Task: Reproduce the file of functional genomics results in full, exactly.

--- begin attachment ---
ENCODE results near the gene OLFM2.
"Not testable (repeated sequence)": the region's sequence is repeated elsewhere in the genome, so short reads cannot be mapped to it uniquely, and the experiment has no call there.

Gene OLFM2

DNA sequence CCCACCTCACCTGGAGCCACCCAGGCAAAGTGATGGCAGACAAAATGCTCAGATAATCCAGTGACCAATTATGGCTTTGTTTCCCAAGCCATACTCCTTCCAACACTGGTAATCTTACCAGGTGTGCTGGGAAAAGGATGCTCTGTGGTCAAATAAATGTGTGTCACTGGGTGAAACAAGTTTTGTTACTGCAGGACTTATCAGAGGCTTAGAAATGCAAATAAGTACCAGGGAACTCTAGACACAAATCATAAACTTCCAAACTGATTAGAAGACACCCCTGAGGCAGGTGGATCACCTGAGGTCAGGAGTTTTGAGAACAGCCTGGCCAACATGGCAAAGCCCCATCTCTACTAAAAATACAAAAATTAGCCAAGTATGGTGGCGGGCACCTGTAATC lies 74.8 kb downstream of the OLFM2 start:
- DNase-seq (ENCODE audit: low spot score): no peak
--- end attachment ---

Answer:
ENCODE results near the gene OLFM2.
"Not testable (repeated sequence)": the region's sequence is repeated elsewhere in the genome, so short reads cannot be mapped to it uniquely, and the experiment has no call there.

Gene OLFM2

DNA sequence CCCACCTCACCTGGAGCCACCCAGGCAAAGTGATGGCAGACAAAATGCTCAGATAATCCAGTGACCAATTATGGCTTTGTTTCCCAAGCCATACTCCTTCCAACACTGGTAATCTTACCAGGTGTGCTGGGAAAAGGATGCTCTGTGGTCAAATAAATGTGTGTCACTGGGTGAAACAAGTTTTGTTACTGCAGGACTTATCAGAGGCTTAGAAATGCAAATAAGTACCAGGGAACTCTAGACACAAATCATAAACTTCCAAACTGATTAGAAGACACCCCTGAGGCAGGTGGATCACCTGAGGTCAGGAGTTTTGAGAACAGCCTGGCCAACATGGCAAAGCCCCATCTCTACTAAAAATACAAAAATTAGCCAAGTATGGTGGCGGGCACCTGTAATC lies 74.8 kb downstream of the OLFM2 start:
- DNase-seq (ENCODE audit: low spot score): no peak